Only a proper coroner’s  inquest that does not seek to pin liability and is thus carefully devoted to fact-finding can provide the credibility our authorities crave. But do not achieve.

Bertha Henson on the Breakfast Network raises similar questions: Just how did Dinesh die? and Just how did Dinesh die, part 2?

30 Responses to “Death behind high walls and carefully scripted statements”


  1. 1 solven 25 July 2013 at 23:44

    So what if a coroner’s inquest is carried out? When the state is intent on hiding something, there is nothing you can do about it, short of changing the government. Haven’t Shane Todd’s case taught us something?

    • 2 jaochoui 29 July 2013 at 14:46

      Why are we so sure there was anything to hide? Yes, more should have been done, but if we do not wish conclusions (or judgements) to be made quickly by others, let us not do it ourselves.

  2. 3 lolwut 25 July 2013 at 23:55

    Water, by itself, won’t get rid of pepper spray. At the very least you’d want some soap to go along with it – though perhaps soap was mentioned, or that it was tacitly understood that soap would be involved.

  3. 4 Anon 4s44 26 July 2013 at 00:24

    AGC’s response:
    http://news.asiaone.com/news/singapore/agc-clarifies-why-no-coroners-inquiry-was-held-prison-inmates-death

    “This discretion conferred on the Coroner by section 39 of the Coroners Act ensures that while all unnatural deaths are investigated and looked into, there is no multiplicity of proceedings that would be a drain on the state’s resources.”

    This makes it even more scary. There are actually laws written that dispense the need for a Coroners’ inquiry. So it just means, don’t end up in prison ever… best advice?

    • 5 teo soh lung 27 July 2013 at 11:22

      The accused pleaded guilty to the charge. Technically, there was no finding by the court which did not hear evidence from witnesses. The coroner should have proceeded with the inquiry to determine the cause of death and who else were involved. I read that 8 officers were involved in subduing the young man. Prima facie, I would conclude that there was excessive force. Even two prison officers who are all trained in martial arts would be more than sufficient to put down an unarmed “violent” inmate. And yes, it is scary that the law provides exemptions.

  4. 6 Anon uoCt 26 July 2013 at 01:37

    Hi, I think this is a great article and my heart goes out to Dinesh and his family, but it’s not quite right to make light of family violence either. A domestic dispute is and should be a matter of considerable public interest, especially if someone’s head gets bashed in. Violence in the home is the same as violence anywhere else.

  5. 7 Ziggy 26 July 2013 at 05:18

    Another question to consider:

    Was water found in Dinesh’s lungs?

    Could the pail of water have been used for something more sinister?

    • 8 david 26 July 2013 at 14:23

      Why is there no video camera footage ? Prison tend to have video camera place all over the place. Is there no video footage or is it due to reason, the camera not working at that particular moment ?

  6. 9 Keh Lip Sih 26 July 2013 at 11:14

    So whats the point in this article this time? I find it disrespectful to the family. Now that all the dirt has come out about Dinesh having a part in family violence and all these. I thought we could have respected that…at least some dignity was preserved. Now, we will start hearing how he has a history of violence blah blah..but for godness sake, he’s passed on, respect the family pls Mr. Author. The cause of death was difficulties in breathing, which was established, what else do we need to coroner on? Did the family request for one? Pls, be sensitive.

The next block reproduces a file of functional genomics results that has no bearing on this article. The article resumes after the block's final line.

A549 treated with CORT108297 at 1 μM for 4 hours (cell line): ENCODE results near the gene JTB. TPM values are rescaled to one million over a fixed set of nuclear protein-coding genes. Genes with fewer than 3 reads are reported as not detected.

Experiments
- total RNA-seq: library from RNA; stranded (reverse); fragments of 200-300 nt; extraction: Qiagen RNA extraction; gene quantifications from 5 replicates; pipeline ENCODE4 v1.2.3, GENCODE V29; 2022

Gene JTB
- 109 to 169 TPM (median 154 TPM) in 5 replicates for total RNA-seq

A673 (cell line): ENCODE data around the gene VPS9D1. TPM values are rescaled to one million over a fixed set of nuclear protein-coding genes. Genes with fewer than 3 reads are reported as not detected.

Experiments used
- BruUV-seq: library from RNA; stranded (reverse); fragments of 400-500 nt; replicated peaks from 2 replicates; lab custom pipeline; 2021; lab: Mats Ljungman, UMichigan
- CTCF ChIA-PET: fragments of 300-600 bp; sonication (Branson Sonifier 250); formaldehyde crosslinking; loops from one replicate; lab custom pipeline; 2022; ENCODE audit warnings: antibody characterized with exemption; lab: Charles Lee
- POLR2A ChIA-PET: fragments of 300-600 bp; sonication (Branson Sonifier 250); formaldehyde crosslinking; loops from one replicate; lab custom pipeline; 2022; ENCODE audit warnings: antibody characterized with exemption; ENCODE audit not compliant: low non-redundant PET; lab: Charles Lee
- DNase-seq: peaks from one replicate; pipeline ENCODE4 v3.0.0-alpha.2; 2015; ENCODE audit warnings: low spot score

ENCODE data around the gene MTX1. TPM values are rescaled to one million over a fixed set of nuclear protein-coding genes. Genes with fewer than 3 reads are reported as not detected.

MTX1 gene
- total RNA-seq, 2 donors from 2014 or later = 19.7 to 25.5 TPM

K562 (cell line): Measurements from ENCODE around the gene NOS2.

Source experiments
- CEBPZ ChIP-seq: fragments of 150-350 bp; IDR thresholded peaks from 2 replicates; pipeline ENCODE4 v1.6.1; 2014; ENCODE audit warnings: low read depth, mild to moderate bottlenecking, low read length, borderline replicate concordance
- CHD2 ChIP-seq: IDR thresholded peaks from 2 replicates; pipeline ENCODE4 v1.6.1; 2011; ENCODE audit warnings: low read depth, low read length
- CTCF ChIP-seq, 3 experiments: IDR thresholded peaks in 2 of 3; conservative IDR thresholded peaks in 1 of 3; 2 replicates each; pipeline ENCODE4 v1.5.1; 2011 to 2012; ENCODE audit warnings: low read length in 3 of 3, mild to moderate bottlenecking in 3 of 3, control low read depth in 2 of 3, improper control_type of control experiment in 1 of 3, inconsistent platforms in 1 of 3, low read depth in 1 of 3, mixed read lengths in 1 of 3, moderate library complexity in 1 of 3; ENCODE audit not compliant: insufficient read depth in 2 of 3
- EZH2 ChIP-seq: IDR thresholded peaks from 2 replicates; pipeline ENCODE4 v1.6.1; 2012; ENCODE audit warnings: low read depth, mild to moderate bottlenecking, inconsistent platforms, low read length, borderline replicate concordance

• 10 GoonDoo 26 July 2013 at 17:00

      Keh Lip Sih:

      The point of the article is simple – to give complete closure to the deceased’s family. I’m sure they have themselves many unanswered questions, which a coroner’s enquiry would/could have addressed. They would be given an opportunity to ask burning questions.

      The cause of death was breathing difficulties – but you forget to ask, how did the breathing difficulties come about?

      Regarless of whether the family asked for a coroner’s enquiry or not. what Alex raises is a PUBLIC INTEREST question for the good of the public at large…

    • 11 yawningbread 26 July 2013 at 21:56

      By any chance is this a “let’s help the government” attempt to stifle discussion on this subject?

    • 13 Singapore Deserves Better 27 July 2013 at 08:01

      Keh Lip See, we all respect the family. Everyone wants proper closure when a loved one dies. Here, there is a chance that foul play is being hidden and covered up. Would you want someone who killed a member of your family to get away by being fined $10,000? It’s all about JUSTICE! Think about it!

  7. 14 Dumb Investor 26 July 2013 at 14:32

    Recently a few officers from the Malaysian Police were found guilty for the death of the young Indian man called Kugan. That case when to court because of public pressure. I am sure nothing of this sort will happen here, with the case receving so little press coverage. As we all know the AG has much more important matters, like charging cartoonist, to be worried out strange deaths in prison. That’s what I call a first world legal system

  8. 15 JG 26 July 2013 at 15:28

    Unfortunately, the bigger issue is this – Most Singaporeans don’t care about the plight of prisoners / foreign workers / maids / s377A / ISA detainees etc. ie. the down-trodden of society. The State can commit whatever abuses it want (within limits) and get away with it because Singaporeans do not really care. And the Govt knows it. So it issues a wayang report, case closed, and no one bats an eyelid.

    In a way, we get the Govt we deserve — the Govt only cares about GDP growth, because the bottomline is that economic welfare is what most Singaporeans only care about.

    Happy National Day .. a great case to hold a mirror to the real face of Singapore.

  9. 16 passerby 26 July 2013 at 16:07

    If you read ST, the specific cause of death was found to be “positional asphyxia”, which rules out pepper spray, chokeholds, water being the cause.